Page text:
June 2020 Q&A: INTO-Itive Eating
Posted May 27, 2020
For the past few months, we have been trying to #stayhomenotroam and now that the sun is shining and the temperature is rising, we want to get outside to refresh, restore, and renew. Many of us look at spring and summer as a time to get into shape, through minimizing eating to maximize results. The problem with this is that we have been stressed, upset, and scared and we need to find comfort in our food choices and eating habits. So, before you delete, I want you to think a little about what you choose to eat.
We all know that there are many different reasons we choose the foods we do. Familiarity, comfort, affordability, preference, and ease all top the list of foods we gravitate towards. So, when we try to overlay a list of “rules” to get on a better eating path, our underlying habits and food selections may be an obstacle.
So where does that leave us? Should we not try to make different food choices, change portions, and eat more mindfully? That is fine, but why do we feel we have to choose one over the other. Can you have your cake and eat it too? Must cauliflower always be the substitute for rice or potatoes? Is sugar a bust and keto a must?
You may have heard the term intuitive eating which is a non-diet approach where you learn to pay attention to what you want, what you need, what you are hungry for, how much you need to eat, how you feel when you eat, gauging hunger and fullness without the need to count calories, fat, carbohydrate, or protein. If is a great approach if it works for you but some people need a road map or plan to follow until they learn how to listen to their body. I would call this into-itive eating. We all need to find our buy in to be able to try out a plan.
So let me propose a different way to approach eating: What could into-itive eating look like?
We are all creatures of habit when it comes to food choices. Yet we also hear about recommendations for variety as part of a healthy diet. Whether your circle of food revolves around 10 or 100 choices so a plate evaluation:
Is there some type of protein on the plate? Chicken, eggs, beef, pork, fish, shellfish, tofu, veggie burger, or beans? Is there some type of “carb on the plate?- bread, rice, potato, pasta, corn, tortilla, quinoa, cereal? Is there some produce on the plate? Fruit, salad, raw vegetables, cooked vegetables, vegetable soup? Now that the weather is warmer, produce is in abundance and can be used in different ways such as slushies, smoothies, and even cropsicles (do it your self-popsicles!) Is there some fat on the plate? Nuts, nut butter, avocado, oil. Salad dressing. Your breakfast could be Vanilla Greek yogurt with a sliced peach, some raspberries, whole-grain cereal, and slivered almonds. Lunch could be a turkey, avocado wrap with marinated tomatoes and cucumber salad, Dinner could be a piece of grilled cod and veggie kebabs with pasta salad. 10 items not too fancy, checks all the boxes!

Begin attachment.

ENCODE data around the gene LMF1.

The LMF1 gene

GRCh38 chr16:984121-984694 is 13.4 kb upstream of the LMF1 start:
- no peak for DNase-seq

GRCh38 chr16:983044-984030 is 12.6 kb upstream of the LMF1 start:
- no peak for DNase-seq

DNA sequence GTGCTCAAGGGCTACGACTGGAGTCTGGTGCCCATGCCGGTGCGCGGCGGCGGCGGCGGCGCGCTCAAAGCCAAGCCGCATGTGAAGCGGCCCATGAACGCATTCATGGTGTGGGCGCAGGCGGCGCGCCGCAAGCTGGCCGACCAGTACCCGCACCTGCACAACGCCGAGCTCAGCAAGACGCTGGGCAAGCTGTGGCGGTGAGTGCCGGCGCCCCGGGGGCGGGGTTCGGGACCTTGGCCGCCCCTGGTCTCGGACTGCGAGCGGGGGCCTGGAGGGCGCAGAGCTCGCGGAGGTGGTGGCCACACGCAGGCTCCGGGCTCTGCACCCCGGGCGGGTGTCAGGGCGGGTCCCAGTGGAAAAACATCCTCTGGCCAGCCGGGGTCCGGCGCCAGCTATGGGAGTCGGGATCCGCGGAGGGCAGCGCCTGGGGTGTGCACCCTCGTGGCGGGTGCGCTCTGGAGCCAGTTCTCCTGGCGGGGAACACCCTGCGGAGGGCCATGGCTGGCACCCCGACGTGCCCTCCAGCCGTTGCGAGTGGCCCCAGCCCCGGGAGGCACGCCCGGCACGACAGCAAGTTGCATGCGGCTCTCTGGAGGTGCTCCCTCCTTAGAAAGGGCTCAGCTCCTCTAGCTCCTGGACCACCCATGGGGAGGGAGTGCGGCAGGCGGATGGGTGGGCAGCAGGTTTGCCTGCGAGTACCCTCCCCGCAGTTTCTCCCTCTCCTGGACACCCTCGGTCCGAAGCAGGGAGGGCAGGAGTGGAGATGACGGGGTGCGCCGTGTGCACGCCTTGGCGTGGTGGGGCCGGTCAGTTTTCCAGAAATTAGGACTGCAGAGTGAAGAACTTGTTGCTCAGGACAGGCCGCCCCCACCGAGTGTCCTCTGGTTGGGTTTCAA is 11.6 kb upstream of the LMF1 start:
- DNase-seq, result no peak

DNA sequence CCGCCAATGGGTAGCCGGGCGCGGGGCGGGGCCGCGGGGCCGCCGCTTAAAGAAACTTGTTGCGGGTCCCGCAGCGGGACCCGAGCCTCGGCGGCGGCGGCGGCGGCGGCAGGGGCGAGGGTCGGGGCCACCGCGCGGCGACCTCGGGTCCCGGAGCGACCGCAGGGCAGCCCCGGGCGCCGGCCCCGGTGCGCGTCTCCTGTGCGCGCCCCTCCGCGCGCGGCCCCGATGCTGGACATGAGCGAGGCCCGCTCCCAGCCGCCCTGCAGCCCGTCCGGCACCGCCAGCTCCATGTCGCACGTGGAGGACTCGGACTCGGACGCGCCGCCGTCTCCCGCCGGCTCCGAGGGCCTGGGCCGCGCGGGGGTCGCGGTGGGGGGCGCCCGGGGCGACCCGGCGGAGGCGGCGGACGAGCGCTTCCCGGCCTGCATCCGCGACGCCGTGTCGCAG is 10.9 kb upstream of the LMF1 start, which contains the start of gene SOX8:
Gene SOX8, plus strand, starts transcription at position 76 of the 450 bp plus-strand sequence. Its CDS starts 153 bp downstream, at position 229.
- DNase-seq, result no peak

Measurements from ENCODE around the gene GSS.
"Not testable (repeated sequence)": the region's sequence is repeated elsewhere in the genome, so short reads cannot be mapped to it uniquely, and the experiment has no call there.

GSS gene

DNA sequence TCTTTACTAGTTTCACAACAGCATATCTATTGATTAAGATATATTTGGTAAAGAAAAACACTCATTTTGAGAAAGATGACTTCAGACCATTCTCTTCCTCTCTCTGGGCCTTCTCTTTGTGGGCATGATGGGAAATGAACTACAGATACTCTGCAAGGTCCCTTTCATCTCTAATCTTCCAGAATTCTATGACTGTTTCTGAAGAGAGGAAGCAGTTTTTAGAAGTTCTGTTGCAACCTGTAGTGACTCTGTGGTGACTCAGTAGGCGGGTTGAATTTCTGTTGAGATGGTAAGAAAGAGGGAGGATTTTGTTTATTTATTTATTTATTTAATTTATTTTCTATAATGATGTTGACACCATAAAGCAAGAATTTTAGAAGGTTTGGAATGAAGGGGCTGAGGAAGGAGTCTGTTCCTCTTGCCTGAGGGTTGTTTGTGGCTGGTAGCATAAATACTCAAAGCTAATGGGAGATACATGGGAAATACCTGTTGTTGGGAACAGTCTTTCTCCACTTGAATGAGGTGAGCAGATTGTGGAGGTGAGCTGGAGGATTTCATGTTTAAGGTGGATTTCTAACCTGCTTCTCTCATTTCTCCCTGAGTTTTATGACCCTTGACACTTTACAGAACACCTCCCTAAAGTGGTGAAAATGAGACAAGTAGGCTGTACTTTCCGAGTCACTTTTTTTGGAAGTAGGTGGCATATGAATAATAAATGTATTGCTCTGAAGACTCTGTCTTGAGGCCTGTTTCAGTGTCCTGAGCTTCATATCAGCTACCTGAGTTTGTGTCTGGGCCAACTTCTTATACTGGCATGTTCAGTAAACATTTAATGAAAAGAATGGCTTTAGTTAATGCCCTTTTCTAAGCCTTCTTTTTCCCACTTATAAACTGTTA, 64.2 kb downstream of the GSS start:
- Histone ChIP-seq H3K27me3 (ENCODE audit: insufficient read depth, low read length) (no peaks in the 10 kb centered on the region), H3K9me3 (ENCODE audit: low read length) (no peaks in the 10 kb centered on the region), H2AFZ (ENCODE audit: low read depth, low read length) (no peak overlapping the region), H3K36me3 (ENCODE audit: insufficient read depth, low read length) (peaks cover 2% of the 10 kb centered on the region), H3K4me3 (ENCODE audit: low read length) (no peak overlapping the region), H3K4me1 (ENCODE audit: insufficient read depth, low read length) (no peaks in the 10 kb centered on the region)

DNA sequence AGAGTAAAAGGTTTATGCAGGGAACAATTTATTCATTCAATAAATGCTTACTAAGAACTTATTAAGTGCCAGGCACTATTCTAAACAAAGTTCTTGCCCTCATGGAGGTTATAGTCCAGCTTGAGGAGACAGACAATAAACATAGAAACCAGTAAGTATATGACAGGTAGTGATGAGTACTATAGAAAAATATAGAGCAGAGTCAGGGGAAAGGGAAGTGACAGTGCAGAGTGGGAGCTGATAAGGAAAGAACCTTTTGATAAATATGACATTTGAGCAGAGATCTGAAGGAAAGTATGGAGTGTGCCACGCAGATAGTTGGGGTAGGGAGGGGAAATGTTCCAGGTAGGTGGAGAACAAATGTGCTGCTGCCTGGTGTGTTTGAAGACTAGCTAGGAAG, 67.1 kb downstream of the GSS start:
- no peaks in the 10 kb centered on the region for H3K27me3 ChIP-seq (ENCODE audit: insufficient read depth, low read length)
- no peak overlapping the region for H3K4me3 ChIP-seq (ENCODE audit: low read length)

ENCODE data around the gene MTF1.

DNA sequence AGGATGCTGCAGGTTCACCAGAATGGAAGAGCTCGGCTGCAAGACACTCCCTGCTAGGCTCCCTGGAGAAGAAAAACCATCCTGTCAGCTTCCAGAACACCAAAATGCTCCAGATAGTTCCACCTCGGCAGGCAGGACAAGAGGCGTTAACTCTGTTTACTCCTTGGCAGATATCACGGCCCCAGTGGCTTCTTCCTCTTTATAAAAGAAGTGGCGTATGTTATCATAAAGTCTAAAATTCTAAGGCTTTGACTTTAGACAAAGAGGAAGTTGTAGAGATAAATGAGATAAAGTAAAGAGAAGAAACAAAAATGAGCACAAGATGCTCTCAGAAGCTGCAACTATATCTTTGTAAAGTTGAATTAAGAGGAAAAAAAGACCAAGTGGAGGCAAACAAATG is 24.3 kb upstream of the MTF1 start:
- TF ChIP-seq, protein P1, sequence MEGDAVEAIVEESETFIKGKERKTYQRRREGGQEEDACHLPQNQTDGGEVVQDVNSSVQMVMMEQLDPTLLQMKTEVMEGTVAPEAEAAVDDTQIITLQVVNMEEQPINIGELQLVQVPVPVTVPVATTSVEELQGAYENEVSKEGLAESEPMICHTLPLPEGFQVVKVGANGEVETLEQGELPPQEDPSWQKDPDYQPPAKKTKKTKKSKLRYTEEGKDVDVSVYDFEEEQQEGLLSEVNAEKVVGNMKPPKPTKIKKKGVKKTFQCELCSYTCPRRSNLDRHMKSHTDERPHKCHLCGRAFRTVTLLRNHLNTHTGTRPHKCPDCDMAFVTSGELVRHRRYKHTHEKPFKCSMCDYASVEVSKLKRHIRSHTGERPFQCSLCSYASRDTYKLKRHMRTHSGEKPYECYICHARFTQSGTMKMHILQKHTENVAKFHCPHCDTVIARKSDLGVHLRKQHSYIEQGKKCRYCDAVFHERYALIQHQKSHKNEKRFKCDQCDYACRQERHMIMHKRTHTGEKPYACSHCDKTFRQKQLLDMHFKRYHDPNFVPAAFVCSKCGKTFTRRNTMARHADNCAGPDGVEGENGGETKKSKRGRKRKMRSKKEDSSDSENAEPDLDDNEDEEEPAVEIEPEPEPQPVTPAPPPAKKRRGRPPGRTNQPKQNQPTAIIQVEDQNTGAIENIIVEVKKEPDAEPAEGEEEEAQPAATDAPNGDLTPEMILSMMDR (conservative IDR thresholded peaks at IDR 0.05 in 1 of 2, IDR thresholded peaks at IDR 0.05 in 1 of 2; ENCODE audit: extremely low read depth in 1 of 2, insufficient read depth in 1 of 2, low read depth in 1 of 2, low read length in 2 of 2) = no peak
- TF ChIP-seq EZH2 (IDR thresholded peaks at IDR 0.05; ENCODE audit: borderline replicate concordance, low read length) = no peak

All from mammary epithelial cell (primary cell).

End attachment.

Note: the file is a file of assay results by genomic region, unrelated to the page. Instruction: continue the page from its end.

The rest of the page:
Work, relationships, exercise can sometimes be uncomfortable. Food is supposed to provide not only sustenance and substance but also enjoyment. A plain piece of boiled chicken with a few steamed green beans does not look or feel comfortable. A low-carb meal before exercise may leave you too fatigued to get the most out of your workout. When we are feeling down, a bowl of soup feels a lot better than a bowl of kale. Comfort food does not have to sabotage healthy eating. Sit down, de-stress, relax, take your time to nourish with foods that look, smell, and taste appealing to you.
An eating plan that is financially unattainable is not sustainable. Making an investment in your health means you also have to eat within your salary cap. As you consider your food choices, think about food cost, and how those foods fit into your budget. If you buy a lot of food and end up throwing it away, that is money down the drain. Certain grocery store items and specialty items are pricier than others. The goal is not to be plate poor. Draft a food budget to determine how much you are willing to spend on what you eat.
As you think about your food choices, consider the texture, temperature, and flavor profile. Some of you may be into spicy, crunchy, savory foods while others prefer less seasoned items. It is not right or wrong, but if your meal choices or the “diet” recommendations are primarily composed of foods you don’t like, you will not be likely to follow the plan long term. Your taste buds need to be part of the selection process. Think about foods you normally gravitate towards to help you identify your preferences.
Even though eating is something we have to do, many of us don’t want to worry about the shopping, preparation and clean up. Your into-itive eating plan may be convenient, grab and go, frozen meals, or smoothies. Can you still nourish your body well even if you don’t like to cook? Grocery stores sell prepared foods, many restaurants offer the ability to customize offerings and portions. Strategize, individualize and personalize your eating to get into-it to be more likely to do it and when it comes to surviving and thriving during this pandemic, being able to control what we can with a healthy and positive eating plan will help us to get through it.
Leslie Bonci, MPH, RDN, CSSD, LDN
Owner Active Eating Advice by Leslie Bonci